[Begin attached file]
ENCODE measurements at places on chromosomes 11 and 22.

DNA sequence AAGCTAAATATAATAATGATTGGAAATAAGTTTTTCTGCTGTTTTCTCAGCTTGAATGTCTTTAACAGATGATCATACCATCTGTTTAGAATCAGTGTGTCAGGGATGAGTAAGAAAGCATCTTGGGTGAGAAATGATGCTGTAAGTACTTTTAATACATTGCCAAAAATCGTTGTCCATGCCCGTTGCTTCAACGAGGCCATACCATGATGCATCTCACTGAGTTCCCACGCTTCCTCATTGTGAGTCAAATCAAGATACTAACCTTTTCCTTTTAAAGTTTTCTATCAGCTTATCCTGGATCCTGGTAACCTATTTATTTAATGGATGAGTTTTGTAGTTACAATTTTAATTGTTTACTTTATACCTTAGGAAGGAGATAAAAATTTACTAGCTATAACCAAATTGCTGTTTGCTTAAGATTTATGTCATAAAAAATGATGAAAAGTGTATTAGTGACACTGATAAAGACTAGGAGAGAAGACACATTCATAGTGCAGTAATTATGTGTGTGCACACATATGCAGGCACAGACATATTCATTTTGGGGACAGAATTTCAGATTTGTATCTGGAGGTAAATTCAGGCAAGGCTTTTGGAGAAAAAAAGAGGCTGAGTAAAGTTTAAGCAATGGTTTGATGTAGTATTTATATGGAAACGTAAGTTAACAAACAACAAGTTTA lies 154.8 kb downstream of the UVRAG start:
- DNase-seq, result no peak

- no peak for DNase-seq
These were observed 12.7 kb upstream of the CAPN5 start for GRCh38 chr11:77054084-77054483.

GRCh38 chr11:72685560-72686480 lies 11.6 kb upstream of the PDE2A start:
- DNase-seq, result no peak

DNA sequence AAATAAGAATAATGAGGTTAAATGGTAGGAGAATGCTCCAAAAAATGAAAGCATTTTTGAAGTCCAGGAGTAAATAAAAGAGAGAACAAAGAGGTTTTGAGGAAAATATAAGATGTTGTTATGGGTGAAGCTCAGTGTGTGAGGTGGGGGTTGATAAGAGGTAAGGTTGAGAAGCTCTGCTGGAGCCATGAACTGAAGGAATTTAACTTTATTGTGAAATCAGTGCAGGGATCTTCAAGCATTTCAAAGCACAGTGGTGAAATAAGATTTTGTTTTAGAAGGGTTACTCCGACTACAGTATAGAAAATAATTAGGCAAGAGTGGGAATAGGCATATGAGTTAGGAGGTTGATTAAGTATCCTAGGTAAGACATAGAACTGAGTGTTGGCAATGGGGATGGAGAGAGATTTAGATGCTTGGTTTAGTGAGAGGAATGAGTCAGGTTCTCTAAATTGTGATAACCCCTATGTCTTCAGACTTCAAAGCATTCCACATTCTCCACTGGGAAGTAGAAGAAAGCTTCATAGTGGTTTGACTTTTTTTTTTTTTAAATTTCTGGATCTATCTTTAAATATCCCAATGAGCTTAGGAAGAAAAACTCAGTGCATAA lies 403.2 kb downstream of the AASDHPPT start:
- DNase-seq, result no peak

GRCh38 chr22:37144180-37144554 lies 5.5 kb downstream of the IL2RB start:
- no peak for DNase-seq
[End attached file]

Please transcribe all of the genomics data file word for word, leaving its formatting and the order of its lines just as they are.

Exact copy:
ENCODE measurements at places on chromosomes 11 and 22.

DNA sequence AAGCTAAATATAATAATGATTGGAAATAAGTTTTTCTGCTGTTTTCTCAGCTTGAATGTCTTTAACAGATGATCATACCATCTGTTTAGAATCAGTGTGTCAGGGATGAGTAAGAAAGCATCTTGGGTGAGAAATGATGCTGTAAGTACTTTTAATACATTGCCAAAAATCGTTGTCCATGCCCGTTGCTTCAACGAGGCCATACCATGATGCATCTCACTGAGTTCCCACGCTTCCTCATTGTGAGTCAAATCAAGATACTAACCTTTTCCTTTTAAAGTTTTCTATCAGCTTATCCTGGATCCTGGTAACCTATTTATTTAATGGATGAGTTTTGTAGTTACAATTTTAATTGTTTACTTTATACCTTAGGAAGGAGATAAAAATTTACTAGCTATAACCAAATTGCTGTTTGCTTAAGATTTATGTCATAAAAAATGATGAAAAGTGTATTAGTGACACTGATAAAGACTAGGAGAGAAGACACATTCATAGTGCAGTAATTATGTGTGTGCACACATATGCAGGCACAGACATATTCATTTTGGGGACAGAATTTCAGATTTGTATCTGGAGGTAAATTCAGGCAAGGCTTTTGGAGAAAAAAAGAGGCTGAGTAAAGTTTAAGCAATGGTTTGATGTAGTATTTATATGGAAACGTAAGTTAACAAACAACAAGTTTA lies 154.8 kb downstream of the UVRAG start:
- DNase-seq, result no peak

- no peak for DNase-seq
These were observed 12.7 kb upstream of the CAPN5 start for GRCh38 chr11:77054084-77054483.

GRCh38 chr11:72685560-72686480 lies 11.6 kb upstream of the PDE2A start:
- DNase-seq, result no peak

DNA sequence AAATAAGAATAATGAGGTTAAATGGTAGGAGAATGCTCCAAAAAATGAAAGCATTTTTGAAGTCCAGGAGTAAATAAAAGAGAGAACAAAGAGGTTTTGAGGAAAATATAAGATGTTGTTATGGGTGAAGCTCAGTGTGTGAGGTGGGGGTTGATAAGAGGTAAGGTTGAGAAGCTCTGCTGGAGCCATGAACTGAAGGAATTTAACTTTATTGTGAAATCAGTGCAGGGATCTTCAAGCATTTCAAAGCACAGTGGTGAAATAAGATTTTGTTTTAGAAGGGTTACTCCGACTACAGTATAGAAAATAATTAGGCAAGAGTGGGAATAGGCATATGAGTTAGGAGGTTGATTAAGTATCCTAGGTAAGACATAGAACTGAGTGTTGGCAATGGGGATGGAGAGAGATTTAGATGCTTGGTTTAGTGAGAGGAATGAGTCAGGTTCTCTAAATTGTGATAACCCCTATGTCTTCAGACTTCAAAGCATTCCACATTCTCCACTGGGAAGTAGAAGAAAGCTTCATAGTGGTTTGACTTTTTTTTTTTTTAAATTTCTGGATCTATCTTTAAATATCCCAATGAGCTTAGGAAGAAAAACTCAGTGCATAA lies 403.2 kb downstream of the AASDHPPT start:
- DNase-seq, result no peak

GRCh38 chr22:37144180-37144554 lies 5.5 kb downstream of the IL2RB start:
- no peak for DNase-seq